A Mother’s Story

My name is Sarah, and I live in New Jersey.  My daughter, K, has BPD.  K was always extremely sensitive as a child, but I figured it was her personality, and didn't really think much more than that.  

In her freshman year of high school, she had her appendix removed after going undiagnosed for about 4 weeks prior, and many doctor and ER visits.  The day she got home from the hospital, she had a psychotic reaction where she became increasingly paranoid.  She didn't know her last name and wasn't rational.   

K was hysterically screaming that someone was going to take her away from me. I finally called 911, which made the situation worse because she thought the police and paramedics were going to take her away from me.  We went back to the ER and finally, after what seemed like a lifetime, but in actuality was about 3 hours, K slowly started calming down.  I insisted she stay overnight -a few tests were run, but were all normal.  The doctors attributed the psychosis to withdrawal from Morphine.  The weeks following the surgery, K deteriorated.

I begged K’s pediatrician to help me get her into a child psychiatrist about a week before Christmas 2010.   She was not formally diagnosed with borderline personality disorder until October 2014 after a multitude of doctor, psychiatrist and therapist visits.

When I initially found out about it, I was afraid.  I had been told that I should hope that she didn't have BPD.  She was 9/9 symptoms of the DSM criteria list.  As soon as I read them, there was no doubt in my mind.  I couldn't believe that all those years of therapy with multiple therapists and psychiatrists that no one ever mentioned BPD.  I was worried about treatment options, and her future.

At first, accepting the diagnosis was very difficult.  I felt like a failure.  I had guilt because I felt as though it was my fault, and was so sad.  It was a very difficult 8-10 months or so.  

Since then, my perception of BPD has changed. I have seen the progress my daughter has made since her initial diagnosis, and I feel so much more hopeful.  She no longer cuts or says she ""feels like she is rotting from the inside out"" or ""she wants to die, but doesn't want to hurt me so she doesn't kill herself.""  I no longer worry every single day about walking through the door and finding her dead.  I know longer worry about waking up in the middle of the night to my child screaming of nightmares for weeks and when I wake her up she's horrified.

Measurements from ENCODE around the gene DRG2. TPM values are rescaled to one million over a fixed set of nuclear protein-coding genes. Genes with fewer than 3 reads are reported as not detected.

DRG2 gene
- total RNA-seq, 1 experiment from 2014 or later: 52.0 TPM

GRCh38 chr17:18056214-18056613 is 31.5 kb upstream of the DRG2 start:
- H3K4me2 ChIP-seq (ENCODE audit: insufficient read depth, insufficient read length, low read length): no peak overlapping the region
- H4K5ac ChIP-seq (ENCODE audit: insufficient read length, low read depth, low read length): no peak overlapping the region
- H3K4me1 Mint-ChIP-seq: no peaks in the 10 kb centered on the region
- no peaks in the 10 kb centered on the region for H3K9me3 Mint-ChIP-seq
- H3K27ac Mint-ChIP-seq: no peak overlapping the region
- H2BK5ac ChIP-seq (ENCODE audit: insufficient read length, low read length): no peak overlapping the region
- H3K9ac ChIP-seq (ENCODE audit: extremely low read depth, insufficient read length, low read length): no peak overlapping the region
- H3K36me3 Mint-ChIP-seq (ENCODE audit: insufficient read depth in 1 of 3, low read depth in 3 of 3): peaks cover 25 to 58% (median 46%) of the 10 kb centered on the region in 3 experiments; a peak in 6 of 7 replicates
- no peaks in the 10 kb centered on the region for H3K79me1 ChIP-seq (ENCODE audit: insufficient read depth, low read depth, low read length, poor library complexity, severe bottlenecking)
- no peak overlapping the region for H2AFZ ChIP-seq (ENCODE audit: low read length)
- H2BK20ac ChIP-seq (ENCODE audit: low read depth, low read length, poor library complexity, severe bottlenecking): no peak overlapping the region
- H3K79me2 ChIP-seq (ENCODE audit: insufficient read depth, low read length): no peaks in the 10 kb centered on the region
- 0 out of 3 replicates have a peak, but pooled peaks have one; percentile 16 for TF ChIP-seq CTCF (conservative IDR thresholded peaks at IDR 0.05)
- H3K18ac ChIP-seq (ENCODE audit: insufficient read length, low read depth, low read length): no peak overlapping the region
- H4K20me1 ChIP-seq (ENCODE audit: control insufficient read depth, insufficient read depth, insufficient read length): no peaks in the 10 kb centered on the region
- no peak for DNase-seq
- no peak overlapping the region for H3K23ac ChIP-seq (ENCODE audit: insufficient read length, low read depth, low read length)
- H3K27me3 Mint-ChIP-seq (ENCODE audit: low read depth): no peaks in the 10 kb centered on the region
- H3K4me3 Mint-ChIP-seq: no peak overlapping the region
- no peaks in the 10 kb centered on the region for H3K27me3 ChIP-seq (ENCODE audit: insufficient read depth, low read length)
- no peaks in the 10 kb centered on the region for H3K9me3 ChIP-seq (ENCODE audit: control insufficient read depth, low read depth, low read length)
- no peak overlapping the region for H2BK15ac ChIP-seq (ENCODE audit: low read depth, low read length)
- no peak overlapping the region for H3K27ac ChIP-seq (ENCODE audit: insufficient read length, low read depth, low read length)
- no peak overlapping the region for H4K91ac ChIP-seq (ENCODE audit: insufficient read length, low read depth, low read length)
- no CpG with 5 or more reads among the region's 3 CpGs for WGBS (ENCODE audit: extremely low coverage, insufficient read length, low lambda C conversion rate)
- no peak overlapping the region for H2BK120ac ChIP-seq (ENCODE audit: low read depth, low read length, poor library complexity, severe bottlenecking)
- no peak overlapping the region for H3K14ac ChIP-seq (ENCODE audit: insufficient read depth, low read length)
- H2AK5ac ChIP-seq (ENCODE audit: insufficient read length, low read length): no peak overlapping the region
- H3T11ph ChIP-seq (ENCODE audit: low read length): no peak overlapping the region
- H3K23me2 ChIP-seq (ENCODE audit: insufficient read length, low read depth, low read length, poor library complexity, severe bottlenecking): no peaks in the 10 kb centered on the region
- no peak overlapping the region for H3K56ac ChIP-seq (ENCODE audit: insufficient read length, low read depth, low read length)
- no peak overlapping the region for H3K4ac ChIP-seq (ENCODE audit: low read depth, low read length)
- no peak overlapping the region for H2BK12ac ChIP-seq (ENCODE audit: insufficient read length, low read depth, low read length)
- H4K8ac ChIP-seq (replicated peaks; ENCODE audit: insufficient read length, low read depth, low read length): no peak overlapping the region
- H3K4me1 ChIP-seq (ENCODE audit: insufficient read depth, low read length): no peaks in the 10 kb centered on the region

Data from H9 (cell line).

Dialectical behavioral therapy (DBT), along with having some structure like a job, and some medication were most helpful in her recovery.  K still struggles with many things, shame, daily life skills, spending, anxiety, relationships, and negativity; however, skills enable her to work through them. I have educated myself about BPD (and continue to do so) to support her.

Today, I feel so fortunate to have met some amazing people who have connected me to different resources, including Family Connections, which has changed my life.  I've learned so much over the past 1-1/2 years that has in turn made me a much better person.  I have been given a wonderful opportunity to make a difference in my daughter's life.  I, in turn, want to help other families the same way all these special people have empowered me.

I would like to tell other parents who have a child with BPD that there is so much hope.  It’s so important for family members to educate themselves to make life a little easier for their loved one.  Search for a DBT or treatment provider that you are comfortable with and someone that will include you in the treatment plan.

BPD has actually brought K and I closer together.  I couldn't have imagined that we could have been closer, but we are.  I have been extremely involved in K’s treatment.  I attend all psychiatrist visits with k for 1st time, and as much as she is comfortable with after that.  If there is ever an issue with a treatment provider, I always go with her to act as a support and help when needed.  I attended her first DBT appointment and had weekly communication with her therapist for the first 8+ months.

The least helpful thing in K’s recovery was the lack of insurance coverage for treatment and social support.  There is so much stigma associated with BPD, from psychiatrists, judgmental family members, friends, and ordinary people.  

Many mental health professionals misunderstand the pain that the individuals with BPD feel.  They don’t understand that everything we say and do can affect our loved ones so badly.  Words can be very invalidating to someone with BPD.  Most people could not survive a day in the life of someone with BPD.  These people are survivors!

I look at K’s illness as a gift that I have been given.  I always loved my daughter with all my heart even though there were many, many excruciatingly painful moments.  I now am able to appreciate the beautiful, creative, kind-hearted person she is more thoroughly and embrace the extraordinary person that she is.  I know it is still a daily struggle for her, and admire the courage and strength she has.  

K is an incredible person with so many wonderful qualities.  She is extremely loving artistic, creative, helpful, kind, giving, funny, hard-working, and dedicated.  I only wish she could see how beautiful inside and out she is.  Every day I look into her eyes, I see the unsurmountable beautiful person that she is.

I want to tell everyone who will listen about K and her BPD.  K is very open about her diagnosis.  I think it is important to further educate people and bring more awareness to BPD.  BPD is not an illness to be feared.  Maybe someday, we'll be fortunate enough to have DBT in schools, therefore teaching skills to all children that can only enrich their lives.   Change can happen if we keep trying!